3. The Bhagavad Gita: This is the holy text of Hinduism, basically. Not exactly a light read, as I get through about 5 pages every time I sit down. But the reason for that isn’t that it’s boring, it’s that it is possibly the most thought provoking thing I’ve ever read. As of now, about 30 pages in, I’ve contemplated my existence and my soul and questioned about 40% of everything I knew to be true. I’d say that’s pretty good. I suggest the translation by Stephen Mitchell, as it’s really easy to read and is rated really well through Barnes and Noble as one of the truest translations.

4. The Name of the Star: This one’s by Maureen Johnson and I’m only 15 pages in but I’m already totally hooked. Surprise surprise, it’s also about the Jack the Ripper murders, but this time about a copycat murderer that only one girl can see. I have no idea what the hell is happening yet, but I love everything Maureen Johnson has written so I assume I’ll love this too. (Try Devilish – it’s a great read.)

Ok…I’m about to die, and honestly can’t think of any other books I’ve read recently at the moment anyway. I’ve got The Psychopath Test and The Skull Mantra on my bookshelf waiting for me, so I’ll let you know about those soon.

Love you, my muffins. Sleep tight :)

P.S. We should start a book club…anyone in?


Giving birth…or getting a tattoo. Both, probably.

I haven’t written in so long…I’m sorry! …No, that’s not an apology to you, it’s one to myself. How dare I let myself stop writing after I got a tattoo that says “write.” How. Dare. I.

You heard right, kids! Caps got tatted… The inside of my left wrist now says “write” in typewriter font. I got the tattoo almost 2 months ago, and have been meaning to blog about it ever since, but I’m kind of ridiculous and forgot/didn’t have time…

I think I ought to start out by saying that I am terrified of needles. Like, so scared that for a long time, whenever they drew my blood, they had to use a baby needle to make me feel better. Mind you, baby needles are barely smaller than adult needles, but somehow it made me feel that tiny bit better. Tiny bit.

So, obviously, in the span of one year, I’ve gotten my nose pierced and gotten a tattoo. Because I’m a masochist like that. “Hello, I would like a tattoo. Yes, stab me with a needle 50-3,000 times per minute. Yay!”

I’m pretty sure I almost threw up while Philadelphia Phil (yes, that is what he called himself. My tattoo artist is so much cooler than yours) worked on the tattoo. It felt like a million cat scratches over and over, and I’m a big wimp, and OH MY GOD NEEDLE. So that’s how that went down. My friend Kate was there with me and I’m surprised I didn’t squeeze her hand off. But I’m so glad I went through it all, because it meant a lot to me.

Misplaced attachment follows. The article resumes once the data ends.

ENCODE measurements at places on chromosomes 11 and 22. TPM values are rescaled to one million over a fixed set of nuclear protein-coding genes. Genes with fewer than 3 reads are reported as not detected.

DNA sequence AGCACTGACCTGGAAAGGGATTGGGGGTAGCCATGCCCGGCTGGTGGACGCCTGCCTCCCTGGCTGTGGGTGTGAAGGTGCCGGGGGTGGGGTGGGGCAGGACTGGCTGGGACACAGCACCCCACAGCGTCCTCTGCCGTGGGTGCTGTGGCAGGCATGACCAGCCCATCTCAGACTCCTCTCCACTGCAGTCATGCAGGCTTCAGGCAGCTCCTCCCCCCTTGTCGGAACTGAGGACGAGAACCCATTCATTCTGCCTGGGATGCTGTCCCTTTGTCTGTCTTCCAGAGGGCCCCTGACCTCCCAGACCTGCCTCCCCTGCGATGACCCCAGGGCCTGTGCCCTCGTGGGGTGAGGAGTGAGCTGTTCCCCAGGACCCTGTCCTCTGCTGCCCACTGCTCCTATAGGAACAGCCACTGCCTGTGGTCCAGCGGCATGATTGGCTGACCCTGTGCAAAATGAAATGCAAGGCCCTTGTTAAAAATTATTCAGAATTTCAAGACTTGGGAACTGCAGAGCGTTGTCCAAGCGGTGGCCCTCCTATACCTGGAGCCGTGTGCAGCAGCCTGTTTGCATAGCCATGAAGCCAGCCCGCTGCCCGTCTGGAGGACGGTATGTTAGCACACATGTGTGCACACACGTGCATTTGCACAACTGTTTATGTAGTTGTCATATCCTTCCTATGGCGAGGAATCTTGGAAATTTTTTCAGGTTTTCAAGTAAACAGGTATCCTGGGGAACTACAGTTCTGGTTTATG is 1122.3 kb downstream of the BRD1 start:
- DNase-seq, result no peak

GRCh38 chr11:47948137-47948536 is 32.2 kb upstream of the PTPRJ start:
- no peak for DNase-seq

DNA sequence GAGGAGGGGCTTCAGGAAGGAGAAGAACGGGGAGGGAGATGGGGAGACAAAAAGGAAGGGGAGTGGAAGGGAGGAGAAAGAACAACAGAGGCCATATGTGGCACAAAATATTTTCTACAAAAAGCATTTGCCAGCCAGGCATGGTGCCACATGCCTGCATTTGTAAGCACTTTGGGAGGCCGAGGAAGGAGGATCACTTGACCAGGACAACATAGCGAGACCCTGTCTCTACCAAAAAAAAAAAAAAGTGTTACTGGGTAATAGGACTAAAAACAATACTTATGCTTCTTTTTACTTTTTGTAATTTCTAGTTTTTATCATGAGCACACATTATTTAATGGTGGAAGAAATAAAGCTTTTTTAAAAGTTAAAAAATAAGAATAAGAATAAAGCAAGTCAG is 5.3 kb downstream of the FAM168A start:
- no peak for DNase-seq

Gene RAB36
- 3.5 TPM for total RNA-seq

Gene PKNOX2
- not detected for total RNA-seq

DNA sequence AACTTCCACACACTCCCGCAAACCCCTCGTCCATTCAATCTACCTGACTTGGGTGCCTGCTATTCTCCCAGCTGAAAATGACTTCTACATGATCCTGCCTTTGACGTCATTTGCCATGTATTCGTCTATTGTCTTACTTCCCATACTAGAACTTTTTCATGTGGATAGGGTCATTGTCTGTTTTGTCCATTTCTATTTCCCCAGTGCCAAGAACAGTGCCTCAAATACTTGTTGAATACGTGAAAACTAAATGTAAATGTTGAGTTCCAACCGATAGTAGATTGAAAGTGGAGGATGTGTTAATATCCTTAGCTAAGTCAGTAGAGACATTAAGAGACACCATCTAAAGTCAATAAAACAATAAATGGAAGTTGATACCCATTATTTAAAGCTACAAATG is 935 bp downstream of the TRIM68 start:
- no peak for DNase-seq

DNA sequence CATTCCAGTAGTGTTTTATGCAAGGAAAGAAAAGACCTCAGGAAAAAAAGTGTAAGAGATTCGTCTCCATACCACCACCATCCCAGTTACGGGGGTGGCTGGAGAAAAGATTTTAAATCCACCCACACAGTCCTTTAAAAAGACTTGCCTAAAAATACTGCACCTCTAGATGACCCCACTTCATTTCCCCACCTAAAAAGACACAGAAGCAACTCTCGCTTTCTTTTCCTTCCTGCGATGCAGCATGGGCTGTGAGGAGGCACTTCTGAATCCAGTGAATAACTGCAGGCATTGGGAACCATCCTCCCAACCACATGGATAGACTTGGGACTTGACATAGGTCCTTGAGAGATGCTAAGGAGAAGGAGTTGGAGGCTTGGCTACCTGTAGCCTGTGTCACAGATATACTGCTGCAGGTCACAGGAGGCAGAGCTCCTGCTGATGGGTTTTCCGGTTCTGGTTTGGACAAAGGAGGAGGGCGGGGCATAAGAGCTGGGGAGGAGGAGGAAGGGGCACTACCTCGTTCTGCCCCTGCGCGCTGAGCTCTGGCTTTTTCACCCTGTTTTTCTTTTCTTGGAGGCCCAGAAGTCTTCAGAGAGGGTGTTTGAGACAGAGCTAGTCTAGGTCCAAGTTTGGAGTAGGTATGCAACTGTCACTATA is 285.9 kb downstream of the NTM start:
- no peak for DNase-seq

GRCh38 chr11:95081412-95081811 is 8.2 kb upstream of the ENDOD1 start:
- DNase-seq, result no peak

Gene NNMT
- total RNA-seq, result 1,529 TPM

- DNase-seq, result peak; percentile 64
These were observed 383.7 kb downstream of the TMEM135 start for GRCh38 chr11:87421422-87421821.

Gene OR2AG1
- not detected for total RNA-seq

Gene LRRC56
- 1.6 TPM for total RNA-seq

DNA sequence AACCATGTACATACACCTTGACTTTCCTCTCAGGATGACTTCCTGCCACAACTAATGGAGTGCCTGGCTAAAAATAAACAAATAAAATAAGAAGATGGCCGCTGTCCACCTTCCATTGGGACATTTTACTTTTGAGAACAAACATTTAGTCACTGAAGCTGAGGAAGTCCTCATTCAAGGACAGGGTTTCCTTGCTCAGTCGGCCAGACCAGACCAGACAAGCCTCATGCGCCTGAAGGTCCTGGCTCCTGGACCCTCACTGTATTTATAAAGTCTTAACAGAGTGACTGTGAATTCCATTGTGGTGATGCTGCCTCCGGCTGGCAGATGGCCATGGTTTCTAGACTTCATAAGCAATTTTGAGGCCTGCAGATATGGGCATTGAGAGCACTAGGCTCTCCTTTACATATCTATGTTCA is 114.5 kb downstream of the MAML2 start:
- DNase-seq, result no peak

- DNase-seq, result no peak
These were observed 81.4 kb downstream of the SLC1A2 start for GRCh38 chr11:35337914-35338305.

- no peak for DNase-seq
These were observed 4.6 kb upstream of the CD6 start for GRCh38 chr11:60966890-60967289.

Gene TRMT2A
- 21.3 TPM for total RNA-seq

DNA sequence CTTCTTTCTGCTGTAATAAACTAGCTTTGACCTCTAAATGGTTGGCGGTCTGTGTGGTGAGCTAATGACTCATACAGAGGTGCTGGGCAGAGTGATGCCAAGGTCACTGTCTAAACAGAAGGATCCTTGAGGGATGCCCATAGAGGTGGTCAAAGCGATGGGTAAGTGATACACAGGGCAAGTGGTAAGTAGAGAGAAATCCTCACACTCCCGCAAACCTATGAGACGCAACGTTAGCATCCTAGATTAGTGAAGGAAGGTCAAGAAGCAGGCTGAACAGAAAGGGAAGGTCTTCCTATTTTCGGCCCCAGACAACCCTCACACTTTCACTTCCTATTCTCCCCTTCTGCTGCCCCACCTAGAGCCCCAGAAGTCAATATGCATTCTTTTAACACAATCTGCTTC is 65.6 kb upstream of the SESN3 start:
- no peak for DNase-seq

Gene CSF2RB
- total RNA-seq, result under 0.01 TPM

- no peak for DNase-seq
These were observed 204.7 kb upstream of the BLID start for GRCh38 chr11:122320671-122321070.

Writing is awesome and hey, why not, I’ve always wanted a tattoo. I purposefully got it on my left wrist so I could hide it with a watch if I have a grumpy boss who doesn’t like tattoos. Thinkin’ one step ahead, like a carpenter who makes stairs.

But actually, there’s quite the story behind my tattoo. I’ve explained my anxiety in a previous post, but basically, I have panic attacks and am almost constantly anxious, which is why if you’ve met me you’ll notice that I’m super fidgety. Anyway, I had a lot of problems with that about a year ago and was pretty useless; I couldn’t leave my room, barely got anything done, and definitely didn’t write. But writing had always been how I combated my anxiety before, and after reaching the lowest point of my life, my mom suggested that I start keeping a journal specifically related to my anxiety. It sounds strange, but it really helped. So now, I’m permanently reminded to let go of my anxiety by writing (I’m doing it right now, actually. I’ve been a tweaky mess all day).

It’s hard to explain it to people, so I usually just say, “I love to write,” which sounds kinda lame. I guess that’s true, too. But for real? The for real answer? I was screwed up, and writing saved me, as it always had and always will.

One more reason that I love all of you, dearest readers. You’ve rarely known it, but you’re like my therapy group. And I love you so much.


I’m Nine Again

I was that kid who literally shoved her nose in a book and didn’t take it out until she’d flipped cover to cover. Most of my childhood memories are centered around lying on my couch, feet up, reading a book. On sick days, I’d make blanket forts in the living room and hide away, reading Zoo Books or Ranger Rick magazines.
I think we all lose a little of that as we grow up. Our day demands more studying and working, and allows for less free time. We get caught up in ourselves and our relationships, good or bad, and we forget that what really made us happy was that time alone, practically upside down on the sofa, reading Harriet the Spy, Tom Sawyer, Harry Potter.